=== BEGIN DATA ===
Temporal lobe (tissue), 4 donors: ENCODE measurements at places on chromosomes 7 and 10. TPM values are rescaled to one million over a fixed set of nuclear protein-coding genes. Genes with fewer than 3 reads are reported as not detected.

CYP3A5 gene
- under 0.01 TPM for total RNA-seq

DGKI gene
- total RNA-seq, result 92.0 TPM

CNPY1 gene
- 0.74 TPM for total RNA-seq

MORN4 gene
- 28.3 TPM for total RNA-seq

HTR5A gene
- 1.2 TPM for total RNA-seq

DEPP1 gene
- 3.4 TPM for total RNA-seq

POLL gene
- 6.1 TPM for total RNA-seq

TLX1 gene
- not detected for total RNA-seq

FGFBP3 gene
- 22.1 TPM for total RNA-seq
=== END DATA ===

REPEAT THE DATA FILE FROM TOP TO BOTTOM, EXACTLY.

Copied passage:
Temporal lobe (tissue), 4 donors: ENCODE measurements at places on chromosomes 7 and 10. TPM values are rescaled to one million over a fixed set of nuclear protein-coding genes. Genes with fewer than 3 reads are reported as not detected.

CYP3A5 gene
- under 0.01 TPM for total RNA-seq

DGKI gene
- total RNA-seq, result 92.0 TPM

CNPY1 gene
- 0.74 TPM for total RNA-seq

MORN4 gene
- 28.3 TPM for total RNA-seq

HTR5A gene
- 1.2 TPM for total RNA-seq

DEPP1 gene
- 3.4 TPM for total RNA-seq

POLL gene
- 6.1 TPM for total RNA-seq

TLX1 gene
- not detected for total RNA-seq

FGFBP3 gene
- 22.1 TPM for total RNA-seq